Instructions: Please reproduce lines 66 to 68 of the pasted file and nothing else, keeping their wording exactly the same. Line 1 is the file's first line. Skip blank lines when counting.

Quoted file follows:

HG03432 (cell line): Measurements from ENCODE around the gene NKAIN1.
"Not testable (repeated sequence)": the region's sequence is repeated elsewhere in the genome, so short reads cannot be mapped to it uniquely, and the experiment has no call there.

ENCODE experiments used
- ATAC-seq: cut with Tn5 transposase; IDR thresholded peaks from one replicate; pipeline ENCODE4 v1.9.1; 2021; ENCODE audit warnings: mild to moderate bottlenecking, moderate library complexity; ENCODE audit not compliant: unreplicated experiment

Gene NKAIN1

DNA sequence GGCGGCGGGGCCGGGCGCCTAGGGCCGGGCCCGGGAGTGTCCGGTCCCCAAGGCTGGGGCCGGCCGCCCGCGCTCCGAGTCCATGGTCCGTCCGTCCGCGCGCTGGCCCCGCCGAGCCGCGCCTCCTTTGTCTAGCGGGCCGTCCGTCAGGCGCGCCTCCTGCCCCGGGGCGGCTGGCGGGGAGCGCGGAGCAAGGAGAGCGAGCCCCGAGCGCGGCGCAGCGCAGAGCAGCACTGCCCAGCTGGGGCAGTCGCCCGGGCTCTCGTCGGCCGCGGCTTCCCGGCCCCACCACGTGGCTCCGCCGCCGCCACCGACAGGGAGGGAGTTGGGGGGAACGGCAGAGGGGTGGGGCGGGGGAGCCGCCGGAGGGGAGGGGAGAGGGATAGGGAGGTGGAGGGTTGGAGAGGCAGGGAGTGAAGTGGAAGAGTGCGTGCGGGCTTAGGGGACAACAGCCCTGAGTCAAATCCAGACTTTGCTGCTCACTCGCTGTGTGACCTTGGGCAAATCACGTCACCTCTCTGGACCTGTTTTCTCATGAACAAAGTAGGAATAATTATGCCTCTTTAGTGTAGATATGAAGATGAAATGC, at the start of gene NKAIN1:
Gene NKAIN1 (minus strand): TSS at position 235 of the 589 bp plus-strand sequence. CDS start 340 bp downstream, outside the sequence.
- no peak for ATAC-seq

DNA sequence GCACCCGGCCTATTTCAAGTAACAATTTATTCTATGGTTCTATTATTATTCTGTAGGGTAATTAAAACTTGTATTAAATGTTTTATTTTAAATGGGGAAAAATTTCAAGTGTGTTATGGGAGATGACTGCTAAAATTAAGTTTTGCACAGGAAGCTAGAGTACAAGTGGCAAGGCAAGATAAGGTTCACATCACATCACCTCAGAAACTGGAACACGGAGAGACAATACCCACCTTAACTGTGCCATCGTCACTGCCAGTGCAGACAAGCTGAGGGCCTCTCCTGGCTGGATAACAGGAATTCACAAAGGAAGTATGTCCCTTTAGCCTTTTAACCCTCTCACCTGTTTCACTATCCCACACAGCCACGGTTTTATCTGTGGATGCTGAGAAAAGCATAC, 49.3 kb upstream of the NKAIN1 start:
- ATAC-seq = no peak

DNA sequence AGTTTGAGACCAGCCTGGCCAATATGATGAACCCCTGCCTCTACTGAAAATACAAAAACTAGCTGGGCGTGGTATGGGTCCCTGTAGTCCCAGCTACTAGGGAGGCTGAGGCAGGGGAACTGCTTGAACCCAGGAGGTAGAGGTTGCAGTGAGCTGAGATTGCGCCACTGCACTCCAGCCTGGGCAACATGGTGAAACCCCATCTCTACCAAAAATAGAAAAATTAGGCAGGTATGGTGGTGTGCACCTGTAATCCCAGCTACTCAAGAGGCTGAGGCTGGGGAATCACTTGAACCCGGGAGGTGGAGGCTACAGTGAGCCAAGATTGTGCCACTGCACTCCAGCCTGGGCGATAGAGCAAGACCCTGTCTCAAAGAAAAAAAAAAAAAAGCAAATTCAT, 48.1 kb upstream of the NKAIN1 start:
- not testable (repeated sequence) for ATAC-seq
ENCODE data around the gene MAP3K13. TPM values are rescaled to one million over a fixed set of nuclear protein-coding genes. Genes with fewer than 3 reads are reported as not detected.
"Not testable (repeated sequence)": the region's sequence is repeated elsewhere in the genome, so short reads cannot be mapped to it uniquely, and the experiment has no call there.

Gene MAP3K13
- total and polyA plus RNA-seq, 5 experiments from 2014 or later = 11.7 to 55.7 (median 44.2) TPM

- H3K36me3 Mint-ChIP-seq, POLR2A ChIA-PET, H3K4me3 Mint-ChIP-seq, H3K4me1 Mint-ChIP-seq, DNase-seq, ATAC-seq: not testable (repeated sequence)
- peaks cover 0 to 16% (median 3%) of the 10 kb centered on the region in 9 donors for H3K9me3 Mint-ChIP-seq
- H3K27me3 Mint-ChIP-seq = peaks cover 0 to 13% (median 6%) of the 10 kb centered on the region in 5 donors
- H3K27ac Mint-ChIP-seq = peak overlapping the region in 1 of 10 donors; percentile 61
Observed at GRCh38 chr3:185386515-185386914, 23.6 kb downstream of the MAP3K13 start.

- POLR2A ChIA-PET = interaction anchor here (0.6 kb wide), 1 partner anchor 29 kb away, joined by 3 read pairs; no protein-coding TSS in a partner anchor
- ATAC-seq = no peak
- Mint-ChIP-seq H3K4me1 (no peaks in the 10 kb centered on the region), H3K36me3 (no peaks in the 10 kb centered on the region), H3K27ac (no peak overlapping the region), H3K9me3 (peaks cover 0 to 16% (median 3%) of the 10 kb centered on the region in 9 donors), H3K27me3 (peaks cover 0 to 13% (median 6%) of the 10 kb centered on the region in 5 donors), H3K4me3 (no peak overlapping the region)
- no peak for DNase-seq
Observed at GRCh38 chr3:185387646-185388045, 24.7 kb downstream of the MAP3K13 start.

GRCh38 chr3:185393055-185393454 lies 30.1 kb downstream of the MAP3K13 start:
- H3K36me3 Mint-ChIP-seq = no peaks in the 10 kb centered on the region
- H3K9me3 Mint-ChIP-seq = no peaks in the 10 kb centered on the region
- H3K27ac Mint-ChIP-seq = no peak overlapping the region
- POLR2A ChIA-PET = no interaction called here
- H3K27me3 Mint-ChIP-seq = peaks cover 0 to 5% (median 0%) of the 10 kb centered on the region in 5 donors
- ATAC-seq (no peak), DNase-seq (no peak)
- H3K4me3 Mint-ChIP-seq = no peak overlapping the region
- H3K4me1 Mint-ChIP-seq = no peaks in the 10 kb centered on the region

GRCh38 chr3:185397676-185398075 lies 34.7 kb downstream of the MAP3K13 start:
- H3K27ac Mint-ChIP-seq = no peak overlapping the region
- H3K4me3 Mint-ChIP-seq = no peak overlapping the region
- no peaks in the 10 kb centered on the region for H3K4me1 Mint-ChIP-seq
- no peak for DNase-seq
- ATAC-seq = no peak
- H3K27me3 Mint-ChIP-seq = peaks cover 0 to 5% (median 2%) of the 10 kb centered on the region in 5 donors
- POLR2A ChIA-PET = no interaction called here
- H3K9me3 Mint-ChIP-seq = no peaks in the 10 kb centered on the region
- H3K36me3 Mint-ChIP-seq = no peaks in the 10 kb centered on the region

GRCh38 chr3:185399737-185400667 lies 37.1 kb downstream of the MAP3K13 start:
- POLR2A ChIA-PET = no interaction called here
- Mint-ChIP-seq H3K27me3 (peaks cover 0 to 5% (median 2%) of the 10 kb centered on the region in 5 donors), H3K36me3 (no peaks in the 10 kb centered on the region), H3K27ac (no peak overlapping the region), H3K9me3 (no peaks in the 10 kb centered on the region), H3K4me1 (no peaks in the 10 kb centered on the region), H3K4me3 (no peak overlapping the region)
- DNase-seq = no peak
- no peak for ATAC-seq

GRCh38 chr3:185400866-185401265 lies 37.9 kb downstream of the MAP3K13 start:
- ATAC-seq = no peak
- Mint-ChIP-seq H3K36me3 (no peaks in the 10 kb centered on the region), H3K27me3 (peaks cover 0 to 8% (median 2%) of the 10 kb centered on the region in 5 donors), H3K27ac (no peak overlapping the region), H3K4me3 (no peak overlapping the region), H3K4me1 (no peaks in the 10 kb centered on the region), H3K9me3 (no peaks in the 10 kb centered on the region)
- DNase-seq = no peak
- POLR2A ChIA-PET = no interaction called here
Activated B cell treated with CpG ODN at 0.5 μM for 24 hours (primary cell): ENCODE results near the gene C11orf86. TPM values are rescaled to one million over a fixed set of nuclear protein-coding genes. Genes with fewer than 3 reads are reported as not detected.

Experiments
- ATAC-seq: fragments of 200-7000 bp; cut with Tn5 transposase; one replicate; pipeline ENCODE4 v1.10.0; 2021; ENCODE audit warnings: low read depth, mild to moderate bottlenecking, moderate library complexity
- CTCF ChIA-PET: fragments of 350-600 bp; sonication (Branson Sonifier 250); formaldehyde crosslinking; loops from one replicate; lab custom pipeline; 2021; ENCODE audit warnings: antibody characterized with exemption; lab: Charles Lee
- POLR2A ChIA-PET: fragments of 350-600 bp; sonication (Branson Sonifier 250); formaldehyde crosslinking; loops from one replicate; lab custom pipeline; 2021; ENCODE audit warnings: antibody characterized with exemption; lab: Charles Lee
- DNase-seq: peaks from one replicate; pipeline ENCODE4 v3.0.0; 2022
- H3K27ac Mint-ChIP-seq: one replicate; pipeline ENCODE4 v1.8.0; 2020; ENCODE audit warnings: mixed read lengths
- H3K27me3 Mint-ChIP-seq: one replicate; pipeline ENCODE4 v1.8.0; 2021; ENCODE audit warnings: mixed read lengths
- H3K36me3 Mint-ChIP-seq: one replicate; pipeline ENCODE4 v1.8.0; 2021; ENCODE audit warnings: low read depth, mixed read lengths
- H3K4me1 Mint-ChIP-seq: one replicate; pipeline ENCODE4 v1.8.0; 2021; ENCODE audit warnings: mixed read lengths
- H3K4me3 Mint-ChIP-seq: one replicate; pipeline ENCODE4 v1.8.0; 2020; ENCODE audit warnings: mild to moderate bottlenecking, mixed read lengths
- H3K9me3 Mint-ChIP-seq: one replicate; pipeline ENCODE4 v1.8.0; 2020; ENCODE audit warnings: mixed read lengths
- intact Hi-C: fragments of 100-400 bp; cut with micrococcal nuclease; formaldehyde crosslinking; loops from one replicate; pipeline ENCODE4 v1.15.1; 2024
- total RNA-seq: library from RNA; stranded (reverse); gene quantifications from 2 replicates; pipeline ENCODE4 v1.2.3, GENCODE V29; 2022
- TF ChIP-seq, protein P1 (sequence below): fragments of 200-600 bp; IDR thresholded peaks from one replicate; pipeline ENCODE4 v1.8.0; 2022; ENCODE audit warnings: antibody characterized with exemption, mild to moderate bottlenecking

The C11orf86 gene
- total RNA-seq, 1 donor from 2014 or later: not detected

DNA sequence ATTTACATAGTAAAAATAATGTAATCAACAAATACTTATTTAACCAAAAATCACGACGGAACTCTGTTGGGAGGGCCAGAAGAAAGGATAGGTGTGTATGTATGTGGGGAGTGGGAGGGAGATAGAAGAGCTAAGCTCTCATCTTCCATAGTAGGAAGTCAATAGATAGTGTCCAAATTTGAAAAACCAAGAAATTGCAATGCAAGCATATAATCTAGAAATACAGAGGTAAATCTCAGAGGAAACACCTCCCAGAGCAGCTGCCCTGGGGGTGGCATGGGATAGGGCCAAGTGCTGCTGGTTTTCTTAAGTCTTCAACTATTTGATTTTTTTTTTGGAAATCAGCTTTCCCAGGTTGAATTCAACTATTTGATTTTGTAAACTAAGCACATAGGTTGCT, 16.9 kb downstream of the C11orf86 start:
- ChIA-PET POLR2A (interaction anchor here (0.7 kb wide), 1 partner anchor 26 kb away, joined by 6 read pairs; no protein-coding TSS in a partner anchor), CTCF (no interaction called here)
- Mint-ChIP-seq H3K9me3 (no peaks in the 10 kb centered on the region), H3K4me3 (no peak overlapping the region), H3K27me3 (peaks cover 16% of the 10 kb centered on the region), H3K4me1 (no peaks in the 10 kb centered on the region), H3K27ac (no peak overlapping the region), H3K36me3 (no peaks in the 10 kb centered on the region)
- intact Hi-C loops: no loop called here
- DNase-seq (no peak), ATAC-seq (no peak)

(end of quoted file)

- H3K4me3 Mint-ChIP-seq: one replicate; pipeline ENCODE4 v1.8.0; 2020; ENCODE audit warnings: mild to moderate bottlenecking, mixed read lengths
- H3K9me3 Mint-ChIP-seq: one replicate; pipeline ENCODE4 v1.8.0; 2020; ENCODE audit warnings: mixed read lengths
- intact Hi-C: fragments of 100-400 bp; cut with micrococcal nuclease; formaldehyde crosslinking; loops from one replicate; pipeline ENCODE4 v1.15.1; 2024